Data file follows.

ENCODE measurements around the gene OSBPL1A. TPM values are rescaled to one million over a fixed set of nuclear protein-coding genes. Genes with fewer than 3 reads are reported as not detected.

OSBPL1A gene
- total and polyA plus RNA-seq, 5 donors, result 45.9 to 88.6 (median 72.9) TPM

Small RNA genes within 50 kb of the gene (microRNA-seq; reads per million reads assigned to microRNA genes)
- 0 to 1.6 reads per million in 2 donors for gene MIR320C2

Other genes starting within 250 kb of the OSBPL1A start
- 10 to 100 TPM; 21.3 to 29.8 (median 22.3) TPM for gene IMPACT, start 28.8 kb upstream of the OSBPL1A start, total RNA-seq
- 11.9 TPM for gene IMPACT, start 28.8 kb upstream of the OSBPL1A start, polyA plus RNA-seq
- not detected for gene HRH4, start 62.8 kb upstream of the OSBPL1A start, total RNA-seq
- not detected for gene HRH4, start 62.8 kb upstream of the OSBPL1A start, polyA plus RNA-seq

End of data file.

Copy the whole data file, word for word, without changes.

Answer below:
ENCODE measurements around the gene OSBPL1A. TPM values are rescaled to one million over a fixed set of nuclear protein-coding genes. Genes with fewer than 3 reads are reported as not detected.

OSBPL1A gene
- total and polyA plus RNA-seq, 5 donors, result 45.9 to 88.6 (median 72.9) TPM

Small RNA genes within 50 kb of the gene (microRNA-seq; reads per million reads assigned to microRNA genes)
- 0 to 1.6 reads per million in 2 donors for gene MIR320C2

Other genes starting within 250 kb of the OSBPL1A start
- 10 to 100 TPM; 21.3 to 29.8 (median 22.3) TPM for gene IMPACT, start 28.8 kb upstream of the OSBPL1A start, total RNA-seq
- 11.9 TPM for gene IMPACT, start 28.8 kb upstream of the OSBPL1A start, polyA plus RNA-seq
- not detected for gene HRH4, start 62.8 kb upstream of the OSBPL1A start, total RNA-seq
- not detected for gene HRH4, start 62.8 kb upstream of the OSBPL1A start, polyA plus RNA-seq